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Why Incorporate a Business?

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Why does a business incorporate?


Apart from particular tax benefits, the most common reason for setting up a company is the recognition that the shareholder is not legally liable for the actions of the company. This is because the company has its own separate existence wholly apart from those who run it. Other reasons why the company can to be an attractive vehicle for carrying on a business.

  • Unlimited life. Unlike sole traders and partnerships, the life of the company is not dependent on the life of a particular individual or individuals. It can continue indefinitely until it accomplishes its objective, merges with another business, winds up or is liquidated.
  • Transferability of shares. It is always nice to know that the ownership interest you have in a business can be readily sold, transferred, or given away to another family member. The process of divesting yourself of ownership in proprietorships and partnerships can be cumbersome and costly (assets and liabilities are not easily divided and sold). Property has to be retitled, new deeds drawn, and other administrative steps taken any time the slightest change of ownership occurs. With companies, all of the individual owners' rights and privileges are represented by the shares  they hold.
  • Ability to raise investment capital. It is usually much easier to attract new investors into a company because of limited liability and the easy transferability of shares. Shares can be transferred directly to new investors.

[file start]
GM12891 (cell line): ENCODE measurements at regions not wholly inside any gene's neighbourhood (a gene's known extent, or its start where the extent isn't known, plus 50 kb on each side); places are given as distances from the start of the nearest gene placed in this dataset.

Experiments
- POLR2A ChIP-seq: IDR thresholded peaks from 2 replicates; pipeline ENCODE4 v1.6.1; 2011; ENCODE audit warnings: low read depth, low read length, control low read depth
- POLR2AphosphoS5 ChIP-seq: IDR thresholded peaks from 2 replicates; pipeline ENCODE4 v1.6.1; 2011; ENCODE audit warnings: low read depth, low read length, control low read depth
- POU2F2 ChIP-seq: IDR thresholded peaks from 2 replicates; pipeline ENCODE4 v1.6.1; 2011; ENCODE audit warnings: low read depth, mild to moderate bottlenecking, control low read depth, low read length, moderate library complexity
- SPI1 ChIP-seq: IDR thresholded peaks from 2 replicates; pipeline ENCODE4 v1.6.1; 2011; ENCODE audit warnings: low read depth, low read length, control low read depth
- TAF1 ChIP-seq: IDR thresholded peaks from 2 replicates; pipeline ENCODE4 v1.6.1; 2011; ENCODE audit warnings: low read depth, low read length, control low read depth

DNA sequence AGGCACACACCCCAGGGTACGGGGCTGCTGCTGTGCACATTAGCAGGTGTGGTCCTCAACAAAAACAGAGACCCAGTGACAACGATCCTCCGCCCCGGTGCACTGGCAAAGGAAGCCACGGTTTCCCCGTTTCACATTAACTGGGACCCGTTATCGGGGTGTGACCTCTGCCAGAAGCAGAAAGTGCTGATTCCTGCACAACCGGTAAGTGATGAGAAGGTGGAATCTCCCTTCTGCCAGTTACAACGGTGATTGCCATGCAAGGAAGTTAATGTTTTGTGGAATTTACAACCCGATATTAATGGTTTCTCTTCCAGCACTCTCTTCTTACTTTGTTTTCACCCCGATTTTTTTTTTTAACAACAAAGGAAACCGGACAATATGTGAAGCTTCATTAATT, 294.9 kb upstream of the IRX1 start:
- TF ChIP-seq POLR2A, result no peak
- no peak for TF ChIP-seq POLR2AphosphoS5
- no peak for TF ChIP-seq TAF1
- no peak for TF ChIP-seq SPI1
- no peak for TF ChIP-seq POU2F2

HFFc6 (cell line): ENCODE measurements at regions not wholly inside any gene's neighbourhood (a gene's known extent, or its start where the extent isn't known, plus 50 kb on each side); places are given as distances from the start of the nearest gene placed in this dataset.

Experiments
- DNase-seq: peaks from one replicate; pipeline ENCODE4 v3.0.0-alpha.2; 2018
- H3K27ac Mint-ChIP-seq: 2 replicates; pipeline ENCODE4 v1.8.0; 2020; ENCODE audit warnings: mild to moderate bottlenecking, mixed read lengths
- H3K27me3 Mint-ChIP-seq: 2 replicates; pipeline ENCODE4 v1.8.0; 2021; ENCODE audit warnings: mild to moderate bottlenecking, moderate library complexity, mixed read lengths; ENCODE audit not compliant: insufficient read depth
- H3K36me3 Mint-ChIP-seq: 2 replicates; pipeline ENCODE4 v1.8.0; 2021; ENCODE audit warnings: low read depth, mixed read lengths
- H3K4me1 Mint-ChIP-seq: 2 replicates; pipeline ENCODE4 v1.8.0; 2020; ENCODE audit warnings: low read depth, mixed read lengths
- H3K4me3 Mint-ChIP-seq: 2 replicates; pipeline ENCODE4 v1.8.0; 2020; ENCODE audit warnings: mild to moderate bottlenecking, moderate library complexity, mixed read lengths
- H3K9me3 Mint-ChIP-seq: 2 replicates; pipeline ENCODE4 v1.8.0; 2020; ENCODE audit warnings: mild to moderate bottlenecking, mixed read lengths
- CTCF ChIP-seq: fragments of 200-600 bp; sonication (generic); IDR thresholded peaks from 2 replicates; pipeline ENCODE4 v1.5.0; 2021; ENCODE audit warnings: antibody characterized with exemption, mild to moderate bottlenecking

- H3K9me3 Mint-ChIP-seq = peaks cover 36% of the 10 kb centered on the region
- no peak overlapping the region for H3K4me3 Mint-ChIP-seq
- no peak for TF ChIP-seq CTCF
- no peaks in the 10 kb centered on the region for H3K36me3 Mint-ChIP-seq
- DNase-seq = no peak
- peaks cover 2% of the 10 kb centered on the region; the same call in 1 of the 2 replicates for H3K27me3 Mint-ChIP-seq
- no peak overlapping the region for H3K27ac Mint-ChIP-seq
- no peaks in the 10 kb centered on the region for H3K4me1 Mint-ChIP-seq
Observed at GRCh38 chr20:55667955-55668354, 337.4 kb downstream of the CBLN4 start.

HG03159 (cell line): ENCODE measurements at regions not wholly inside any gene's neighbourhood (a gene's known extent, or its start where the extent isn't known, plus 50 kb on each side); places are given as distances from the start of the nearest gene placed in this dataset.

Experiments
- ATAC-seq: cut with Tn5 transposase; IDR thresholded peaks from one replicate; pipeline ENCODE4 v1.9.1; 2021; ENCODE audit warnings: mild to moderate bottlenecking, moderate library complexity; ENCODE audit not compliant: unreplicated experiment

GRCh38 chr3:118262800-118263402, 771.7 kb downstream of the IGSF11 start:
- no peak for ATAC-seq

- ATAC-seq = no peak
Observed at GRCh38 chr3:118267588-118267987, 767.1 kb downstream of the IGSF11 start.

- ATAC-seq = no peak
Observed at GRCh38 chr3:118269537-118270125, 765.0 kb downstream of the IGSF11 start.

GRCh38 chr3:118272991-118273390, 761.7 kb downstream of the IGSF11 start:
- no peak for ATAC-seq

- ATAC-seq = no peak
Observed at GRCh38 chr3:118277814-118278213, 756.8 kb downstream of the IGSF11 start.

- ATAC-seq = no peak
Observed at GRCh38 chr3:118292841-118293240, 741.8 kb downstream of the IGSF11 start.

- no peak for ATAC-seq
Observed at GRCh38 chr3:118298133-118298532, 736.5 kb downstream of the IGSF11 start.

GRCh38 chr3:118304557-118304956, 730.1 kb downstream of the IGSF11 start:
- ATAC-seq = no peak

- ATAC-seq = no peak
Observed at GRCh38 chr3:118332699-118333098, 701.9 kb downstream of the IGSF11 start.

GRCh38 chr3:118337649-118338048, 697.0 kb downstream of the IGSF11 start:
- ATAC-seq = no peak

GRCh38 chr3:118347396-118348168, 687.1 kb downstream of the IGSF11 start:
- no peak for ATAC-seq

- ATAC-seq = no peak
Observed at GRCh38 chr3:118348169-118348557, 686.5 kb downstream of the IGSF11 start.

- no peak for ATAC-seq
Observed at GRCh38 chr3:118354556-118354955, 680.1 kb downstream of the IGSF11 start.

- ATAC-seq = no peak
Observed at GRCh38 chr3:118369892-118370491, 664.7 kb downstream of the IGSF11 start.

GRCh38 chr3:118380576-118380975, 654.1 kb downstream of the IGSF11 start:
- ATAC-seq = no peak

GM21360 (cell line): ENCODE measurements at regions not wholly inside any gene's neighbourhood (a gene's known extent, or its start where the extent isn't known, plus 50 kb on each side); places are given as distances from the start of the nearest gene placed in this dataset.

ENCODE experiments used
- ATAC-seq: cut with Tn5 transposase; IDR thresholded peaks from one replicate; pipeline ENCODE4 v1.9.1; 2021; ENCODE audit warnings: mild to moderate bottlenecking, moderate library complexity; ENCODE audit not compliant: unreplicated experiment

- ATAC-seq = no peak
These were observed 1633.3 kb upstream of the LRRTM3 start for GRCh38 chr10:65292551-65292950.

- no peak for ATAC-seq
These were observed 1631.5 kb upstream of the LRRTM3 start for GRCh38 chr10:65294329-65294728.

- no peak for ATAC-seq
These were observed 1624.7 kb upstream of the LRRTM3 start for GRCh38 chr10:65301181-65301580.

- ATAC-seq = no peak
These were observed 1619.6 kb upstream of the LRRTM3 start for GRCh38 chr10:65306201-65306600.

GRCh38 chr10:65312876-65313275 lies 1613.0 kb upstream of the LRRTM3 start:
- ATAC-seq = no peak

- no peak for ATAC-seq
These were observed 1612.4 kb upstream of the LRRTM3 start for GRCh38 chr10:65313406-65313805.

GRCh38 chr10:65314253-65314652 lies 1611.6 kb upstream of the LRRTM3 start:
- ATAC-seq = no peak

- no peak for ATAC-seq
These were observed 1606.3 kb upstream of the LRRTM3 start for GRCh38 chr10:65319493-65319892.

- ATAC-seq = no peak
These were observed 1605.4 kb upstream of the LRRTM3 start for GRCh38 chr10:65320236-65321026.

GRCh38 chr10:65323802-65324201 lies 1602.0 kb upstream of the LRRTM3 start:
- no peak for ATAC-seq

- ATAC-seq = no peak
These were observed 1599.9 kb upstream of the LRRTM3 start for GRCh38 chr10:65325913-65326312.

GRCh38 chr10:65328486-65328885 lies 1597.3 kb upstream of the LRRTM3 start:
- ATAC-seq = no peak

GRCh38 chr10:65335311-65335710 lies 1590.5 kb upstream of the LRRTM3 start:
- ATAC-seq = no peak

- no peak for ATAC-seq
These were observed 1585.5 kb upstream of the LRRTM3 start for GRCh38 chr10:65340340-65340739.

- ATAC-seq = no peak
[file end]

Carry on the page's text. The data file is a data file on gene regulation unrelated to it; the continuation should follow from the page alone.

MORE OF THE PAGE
Advantages of Incorporating

  • Owners are protected from personal liability from company debts and obligations.
  • Small companies’ corporation tax rates are generally more attractive than individuals’ income tax rates.
  • Shareholders rather than proprietors can be paid in salary, dividends or a combination of both.
  • Companies have a reliable body of legal precedent to guide owners and managers.
  • Companies are the best vehicle for eventual public companies.
  • Companies can more easily raise capital through the sale of shares or issue of debt instruments.
  • Companies can easily transfer ownership through the transfer of shares.

Disadvantages of Incorporating

  • Companies require annual meetings and require owners and directors to observe certain formalities.
  • Companies are more expensive to set up than partnerships and sole proprietorships.
  • Companies require periodic filings with Companies House and annual fees.
  • The publication of financial information and information about shareholders and directors may be an unattractive proposition for some.

 

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